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Celebrating Graduation Together While Apart

A global pandemic and no relatives in New Zealand, didn’t stop 26-year-old Divya Rathore from celebrating her graduation from the University of Auckland with her family in India.

Last night, as she stepped onstage to receive her Master of Laws (LLM), 12,000 kilometres away in the Indian state of Madhya Pradesh, her proud family – mother, father, sister, and grandfather – were watching her triumph via livestream.

Divya, an international student at Auckland Law School, arrived to study in New Zealand before Covid-19 closed international borders. Unable to travel home, she has had to watch helplessly as her country has been ravaged by contagious disease.

At home her family have all been in lockdown since March 2020. As Divya was finishing her prize-winning dissertation on the legalisation of same-sex marriage in India, a double tragedy occurred as she suffered the loss of her beloved grandmothers.

“I was grateful to be able to speak to both of them by phone before the end, but it has been really difficult not being together with my family to grieve,” she says.

“My grandmothers had such a profound influence on me. They were my ‘iron ladies’, and I dedicate my achievements to them in honour of their precious memory.”

In a month Divya will begin her doctorate at Auckland Law School, specialising in family law, with particular focus on forced marriages.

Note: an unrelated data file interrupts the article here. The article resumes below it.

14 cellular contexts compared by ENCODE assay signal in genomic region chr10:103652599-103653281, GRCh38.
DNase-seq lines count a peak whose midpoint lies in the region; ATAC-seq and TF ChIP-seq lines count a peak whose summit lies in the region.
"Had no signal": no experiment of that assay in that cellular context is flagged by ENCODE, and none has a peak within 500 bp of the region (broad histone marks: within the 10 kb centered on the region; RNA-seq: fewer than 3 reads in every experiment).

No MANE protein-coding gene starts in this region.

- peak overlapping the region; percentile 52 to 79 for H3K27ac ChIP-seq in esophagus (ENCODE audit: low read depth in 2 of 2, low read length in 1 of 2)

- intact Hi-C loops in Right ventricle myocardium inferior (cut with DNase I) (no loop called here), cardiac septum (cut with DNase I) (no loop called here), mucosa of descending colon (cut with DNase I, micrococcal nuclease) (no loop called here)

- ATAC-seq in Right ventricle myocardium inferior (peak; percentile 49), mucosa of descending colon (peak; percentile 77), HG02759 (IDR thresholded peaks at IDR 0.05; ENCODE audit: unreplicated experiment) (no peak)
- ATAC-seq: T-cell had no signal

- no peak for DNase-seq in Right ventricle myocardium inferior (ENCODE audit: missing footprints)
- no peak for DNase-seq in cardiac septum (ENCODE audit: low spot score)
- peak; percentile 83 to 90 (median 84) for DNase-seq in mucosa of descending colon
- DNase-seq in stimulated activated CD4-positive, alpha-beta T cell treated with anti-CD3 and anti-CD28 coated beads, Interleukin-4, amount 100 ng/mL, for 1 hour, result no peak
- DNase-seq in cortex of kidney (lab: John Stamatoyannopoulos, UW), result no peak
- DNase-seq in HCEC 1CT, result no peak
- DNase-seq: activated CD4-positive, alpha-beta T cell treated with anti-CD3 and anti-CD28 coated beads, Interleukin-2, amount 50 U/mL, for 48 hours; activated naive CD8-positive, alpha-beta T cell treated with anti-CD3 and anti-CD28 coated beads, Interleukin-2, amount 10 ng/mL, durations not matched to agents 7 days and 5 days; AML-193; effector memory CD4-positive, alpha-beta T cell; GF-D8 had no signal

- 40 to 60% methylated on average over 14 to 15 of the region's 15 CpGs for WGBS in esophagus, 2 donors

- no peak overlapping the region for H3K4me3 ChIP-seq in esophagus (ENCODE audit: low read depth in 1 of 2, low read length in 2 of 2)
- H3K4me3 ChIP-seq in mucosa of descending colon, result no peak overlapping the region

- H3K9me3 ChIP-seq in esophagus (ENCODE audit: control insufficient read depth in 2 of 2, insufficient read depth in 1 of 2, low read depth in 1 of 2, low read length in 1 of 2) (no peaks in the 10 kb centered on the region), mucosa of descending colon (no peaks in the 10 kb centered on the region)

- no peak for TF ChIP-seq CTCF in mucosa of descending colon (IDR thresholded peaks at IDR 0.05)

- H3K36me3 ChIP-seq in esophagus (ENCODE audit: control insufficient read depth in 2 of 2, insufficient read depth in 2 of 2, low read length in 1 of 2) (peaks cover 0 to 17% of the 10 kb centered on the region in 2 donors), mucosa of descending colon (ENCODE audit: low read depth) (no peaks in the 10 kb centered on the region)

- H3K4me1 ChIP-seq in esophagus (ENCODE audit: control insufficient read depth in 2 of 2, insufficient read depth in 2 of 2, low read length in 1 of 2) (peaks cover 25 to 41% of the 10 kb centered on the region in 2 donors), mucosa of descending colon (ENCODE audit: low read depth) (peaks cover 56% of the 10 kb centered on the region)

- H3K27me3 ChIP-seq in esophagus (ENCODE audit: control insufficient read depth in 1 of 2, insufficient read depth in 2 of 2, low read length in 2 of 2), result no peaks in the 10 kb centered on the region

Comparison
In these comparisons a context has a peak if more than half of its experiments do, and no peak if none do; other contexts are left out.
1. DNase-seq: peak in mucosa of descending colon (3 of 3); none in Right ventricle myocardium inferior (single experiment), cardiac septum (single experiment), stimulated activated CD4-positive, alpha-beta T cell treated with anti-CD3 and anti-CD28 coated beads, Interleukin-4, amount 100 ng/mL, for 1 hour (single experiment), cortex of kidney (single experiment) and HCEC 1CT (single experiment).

Despite missing her family and hoping the borders will reopen soon, she says her time in New Zealand has been eye-opening.

“I have experienced freedom in an altogether new light,” she says.

“While women’s rights have come a long way in the past few decades in India, there is still ground that needs to be covered. Drafting good laws is usually the first step, but what is more important is to see them being effectively implemented. Importantly, what matters most for women is a change in societal mindsets which have evolved from strong patriarchal traditions.

“In New Zealand I have experienced the effects of positive societal transformation towards women and their rights, which has dismantled several layers of oppression that women in India still face,” she says.

Living in the University Halls of Residence has stopped Divya from feeling too lonely by introducing her to new friends.

“The diversity of people I have met and getting to know their stories has helped me gain new perspectives and has widened my horizons,” she says. She also feels extremely grateful for the support and academic guidance she received from her faculty members at Auckland Law School during her postgraduate study.

A top scholar who received the Fowlds Memorial Prize in 2020, she is also a talented artist and sportsperson. She is trained in traditional Indian painting and classical Indian singing and has played badminton at university level.

Raised in an academic family, Divya, who completed her undergraduate degree in India, says she is blessed with a family who have always stood by her, fought for her rights, and unconditionally supported her dreams.

“They all encouraged me to pursue postgraduate study abroad. I am so excited that they got to see me graduate, even though they couldn’t be physically here.”

After completing her PhD, Divya wants to work in the field of family law and use her education to make positive change in society.

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